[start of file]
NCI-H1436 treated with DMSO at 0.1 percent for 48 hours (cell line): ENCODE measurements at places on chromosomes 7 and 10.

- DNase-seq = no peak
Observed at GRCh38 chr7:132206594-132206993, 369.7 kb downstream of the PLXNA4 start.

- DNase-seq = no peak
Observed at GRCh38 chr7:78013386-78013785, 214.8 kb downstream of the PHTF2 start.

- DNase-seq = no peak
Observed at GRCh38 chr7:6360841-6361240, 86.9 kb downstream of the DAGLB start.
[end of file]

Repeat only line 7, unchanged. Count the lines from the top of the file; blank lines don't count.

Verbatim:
Observed at GRCh38 chr7:6360841-6361240, 86.9 kb downstream of the DAGLB start.